at any point to mislead the bankruptcy court . . . .” Hanley Aff. [#37-1] ¶ 13.
As in Archuleta, here, “[t]he harsh results that would follow from application of
judicial estoppel in this instance require [the Court] to proceed with extreme caution.”
Archuleta, 2007 WL 3119615, at *6. Not only would Plaintiff be estopped from pursuing her
claims against Defendant, her creditors would also be estopped from obtaining additional
amounts based on any recovery in this case. Keeping in mind that the “purpose [of judicial
estoppel] is to protect the integrity of the judicial process,” New Hampshire, 532 U.S. at 749
(internal quotation marks and citation omitted), and that “judicial estoppel is an equitable
doctrine invoked by a court at its discretion,” id. at 750 (internal quotation marks and
citation omitted), the Court finds that Plaintiff should not be judicially estopped from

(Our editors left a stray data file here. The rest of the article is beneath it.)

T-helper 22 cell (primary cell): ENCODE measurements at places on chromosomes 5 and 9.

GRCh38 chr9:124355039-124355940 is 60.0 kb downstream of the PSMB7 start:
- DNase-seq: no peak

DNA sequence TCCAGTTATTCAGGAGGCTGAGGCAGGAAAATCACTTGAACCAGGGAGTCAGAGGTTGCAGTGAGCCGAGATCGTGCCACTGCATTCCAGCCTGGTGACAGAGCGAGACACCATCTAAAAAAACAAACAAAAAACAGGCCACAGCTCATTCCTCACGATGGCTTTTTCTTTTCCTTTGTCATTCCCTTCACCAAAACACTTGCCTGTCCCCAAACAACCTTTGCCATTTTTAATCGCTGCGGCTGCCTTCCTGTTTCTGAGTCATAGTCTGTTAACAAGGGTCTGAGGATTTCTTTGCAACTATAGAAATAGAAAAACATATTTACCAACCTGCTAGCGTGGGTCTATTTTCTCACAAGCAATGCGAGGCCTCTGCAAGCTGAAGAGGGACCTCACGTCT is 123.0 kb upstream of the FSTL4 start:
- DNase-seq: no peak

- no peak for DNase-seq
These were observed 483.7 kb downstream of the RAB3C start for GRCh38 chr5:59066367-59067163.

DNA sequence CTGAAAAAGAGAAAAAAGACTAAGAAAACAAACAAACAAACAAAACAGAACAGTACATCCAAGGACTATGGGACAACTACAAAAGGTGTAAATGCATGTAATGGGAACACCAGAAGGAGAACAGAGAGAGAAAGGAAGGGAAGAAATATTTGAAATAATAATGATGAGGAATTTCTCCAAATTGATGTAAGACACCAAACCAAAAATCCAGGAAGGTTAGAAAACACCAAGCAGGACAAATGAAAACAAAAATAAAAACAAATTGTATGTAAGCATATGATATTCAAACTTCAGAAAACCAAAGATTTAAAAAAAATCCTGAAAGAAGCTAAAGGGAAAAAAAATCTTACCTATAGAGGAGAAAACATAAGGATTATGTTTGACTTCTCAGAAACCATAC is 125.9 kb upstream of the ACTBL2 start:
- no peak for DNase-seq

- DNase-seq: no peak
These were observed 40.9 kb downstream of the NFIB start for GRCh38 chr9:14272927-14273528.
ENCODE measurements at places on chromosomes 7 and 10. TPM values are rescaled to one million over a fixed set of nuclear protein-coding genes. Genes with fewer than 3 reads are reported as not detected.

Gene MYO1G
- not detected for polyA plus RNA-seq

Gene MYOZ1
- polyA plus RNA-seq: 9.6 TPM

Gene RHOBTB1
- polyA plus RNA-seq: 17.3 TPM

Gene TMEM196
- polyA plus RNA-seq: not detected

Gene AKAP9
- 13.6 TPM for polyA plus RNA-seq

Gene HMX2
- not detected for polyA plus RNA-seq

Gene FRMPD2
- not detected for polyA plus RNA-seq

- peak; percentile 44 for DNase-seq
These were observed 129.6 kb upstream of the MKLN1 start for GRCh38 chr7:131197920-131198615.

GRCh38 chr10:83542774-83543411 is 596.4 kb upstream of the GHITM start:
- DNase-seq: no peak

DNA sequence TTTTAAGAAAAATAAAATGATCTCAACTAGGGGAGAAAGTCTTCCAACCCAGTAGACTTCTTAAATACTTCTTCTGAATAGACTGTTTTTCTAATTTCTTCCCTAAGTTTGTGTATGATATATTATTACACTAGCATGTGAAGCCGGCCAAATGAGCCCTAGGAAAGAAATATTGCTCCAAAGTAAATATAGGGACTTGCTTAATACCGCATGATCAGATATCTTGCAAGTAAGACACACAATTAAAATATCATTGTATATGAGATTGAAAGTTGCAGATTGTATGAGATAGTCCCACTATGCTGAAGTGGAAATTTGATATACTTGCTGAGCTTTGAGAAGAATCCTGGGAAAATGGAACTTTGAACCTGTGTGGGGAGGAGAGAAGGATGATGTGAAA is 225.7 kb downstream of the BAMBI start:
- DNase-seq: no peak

pursuing her claims against Defendant in this case because her nondisclosure was
IT IS HEREBY ORDERED that the Motion [#31] is DENIED. Accordingly,
IT IS FURTHER ORDERED that the stay of discovery entered on March 26, 2014
IT IS FURTHER ORDERED that, on or before September 30, 2014, the parties shall
submit a Proposed Amended Scheduling Order for the Court’s consideration.
Dated: August 26, 2014
Disclaimer: Justia Dockets & Filings provides public litigation records from the federal appellate and district courts. These filings and docket sheets should not be considered findings of fact or liability, nor do they necessarily reflect the view of Justia.
Why Is My Information Online?